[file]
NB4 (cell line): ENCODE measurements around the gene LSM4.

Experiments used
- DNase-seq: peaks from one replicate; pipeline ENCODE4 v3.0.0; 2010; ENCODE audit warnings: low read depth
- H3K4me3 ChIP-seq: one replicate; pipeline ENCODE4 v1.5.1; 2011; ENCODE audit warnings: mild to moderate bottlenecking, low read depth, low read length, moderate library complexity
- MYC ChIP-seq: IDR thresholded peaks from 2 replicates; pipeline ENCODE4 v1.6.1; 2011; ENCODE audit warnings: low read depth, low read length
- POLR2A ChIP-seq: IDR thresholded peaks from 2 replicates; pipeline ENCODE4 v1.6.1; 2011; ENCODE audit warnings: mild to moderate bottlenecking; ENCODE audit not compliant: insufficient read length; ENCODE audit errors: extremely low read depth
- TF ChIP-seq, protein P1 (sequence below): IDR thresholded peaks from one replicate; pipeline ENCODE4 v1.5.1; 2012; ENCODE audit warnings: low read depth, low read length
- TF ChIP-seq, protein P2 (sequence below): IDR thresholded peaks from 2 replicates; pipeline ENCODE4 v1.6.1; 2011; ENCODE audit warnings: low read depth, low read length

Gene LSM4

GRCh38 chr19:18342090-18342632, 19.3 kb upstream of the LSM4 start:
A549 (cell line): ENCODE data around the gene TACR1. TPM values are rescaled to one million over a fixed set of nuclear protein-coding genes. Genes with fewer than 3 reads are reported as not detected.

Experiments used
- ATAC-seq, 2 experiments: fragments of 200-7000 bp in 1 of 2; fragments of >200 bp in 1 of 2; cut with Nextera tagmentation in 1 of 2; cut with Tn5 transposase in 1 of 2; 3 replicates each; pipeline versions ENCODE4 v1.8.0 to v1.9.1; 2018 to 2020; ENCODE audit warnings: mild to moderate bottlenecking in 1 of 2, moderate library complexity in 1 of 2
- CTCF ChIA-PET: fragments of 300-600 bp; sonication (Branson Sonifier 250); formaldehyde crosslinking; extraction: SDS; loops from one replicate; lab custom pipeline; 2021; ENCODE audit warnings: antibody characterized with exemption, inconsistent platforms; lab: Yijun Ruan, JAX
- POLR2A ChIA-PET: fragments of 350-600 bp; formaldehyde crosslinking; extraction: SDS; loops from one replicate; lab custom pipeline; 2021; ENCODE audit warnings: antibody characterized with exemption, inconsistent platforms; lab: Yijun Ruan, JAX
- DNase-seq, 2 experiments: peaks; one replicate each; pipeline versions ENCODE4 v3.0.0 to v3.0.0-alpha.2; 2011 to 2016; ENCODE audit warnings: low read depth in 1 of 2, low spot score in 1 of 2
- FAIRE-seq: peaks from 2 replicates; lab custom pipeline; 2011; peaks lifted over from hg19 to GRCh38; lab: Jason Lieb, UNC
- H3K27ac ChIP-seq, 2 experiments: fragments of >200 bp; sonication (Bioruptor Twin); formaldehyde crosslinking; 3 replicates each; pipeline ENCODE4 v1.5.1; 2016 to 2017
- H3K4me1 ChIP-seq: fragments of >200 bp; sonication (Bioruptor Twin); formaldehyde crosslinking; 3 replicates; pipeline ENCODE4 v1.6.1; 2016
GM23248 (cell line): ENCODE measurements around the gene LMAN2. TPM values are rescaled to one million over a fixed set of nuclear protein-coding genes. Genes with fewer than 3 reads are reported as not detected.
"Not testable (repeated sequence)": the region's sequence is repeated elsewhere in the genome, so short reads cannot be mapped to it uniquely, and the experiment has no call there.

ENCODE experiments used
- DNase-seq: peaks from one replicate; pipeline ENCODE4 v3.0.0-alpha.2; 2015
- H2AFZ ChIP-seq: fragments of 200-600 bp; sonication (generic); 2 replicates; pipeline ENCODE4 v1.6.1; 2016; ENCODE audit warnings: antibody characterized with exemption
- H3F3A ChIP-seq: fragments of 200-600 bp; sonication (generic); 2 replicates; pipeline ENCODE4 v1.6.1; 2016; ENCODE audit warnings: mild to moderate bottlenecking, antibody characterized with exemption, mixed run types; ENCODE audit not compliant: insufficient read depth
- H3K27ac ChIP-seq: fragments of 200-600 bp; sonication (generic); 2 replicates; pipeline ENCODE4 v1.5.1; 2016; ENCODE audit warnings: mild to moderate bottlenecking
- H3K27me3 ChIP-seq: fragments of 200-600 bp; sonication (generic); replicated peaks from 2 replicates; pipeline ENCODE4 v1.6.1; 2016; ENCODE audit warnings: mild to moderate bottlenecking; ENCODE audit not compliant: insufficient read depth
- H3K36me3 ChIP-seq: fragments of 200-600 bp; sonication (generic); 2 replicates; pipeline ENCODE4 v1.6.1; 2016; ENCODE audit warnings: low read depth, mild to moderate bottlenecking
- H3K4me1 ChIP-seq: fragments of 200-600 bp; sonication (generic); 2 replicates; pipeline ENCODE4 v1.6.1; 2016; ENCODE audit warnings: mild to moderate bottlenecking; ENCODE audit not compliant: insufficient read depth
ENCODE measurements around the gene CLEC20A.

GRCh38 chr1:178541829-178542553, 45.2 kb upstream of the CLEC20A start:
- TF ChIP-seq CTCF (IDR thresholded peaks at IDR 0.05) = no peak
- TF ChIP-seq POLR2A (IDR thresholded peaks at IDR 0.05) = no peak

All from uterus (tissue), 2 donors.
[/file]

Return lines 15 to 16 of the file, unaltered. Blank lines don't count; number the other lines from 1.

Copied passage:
- POLR2A ChIA-PET: fragments of 350-600 bp; formaldehyde crosslinking; extraction: SDS; loops from one replicate; lab custom pipeline; 2021; ENCODE audit warnings: antibody characterized with exemption, inconsistent platforms; lab: Yijun Ruan, JAX
- DNase-seq, 2 experiments: peaks; one replicate each; pipeline versions ENCODE4 v3.0.0 to v3.0.0-alpha.2; 2011 to 2016; ENCODE audit warnings: low read depth in 1 of 2, low spot score in 1 of 2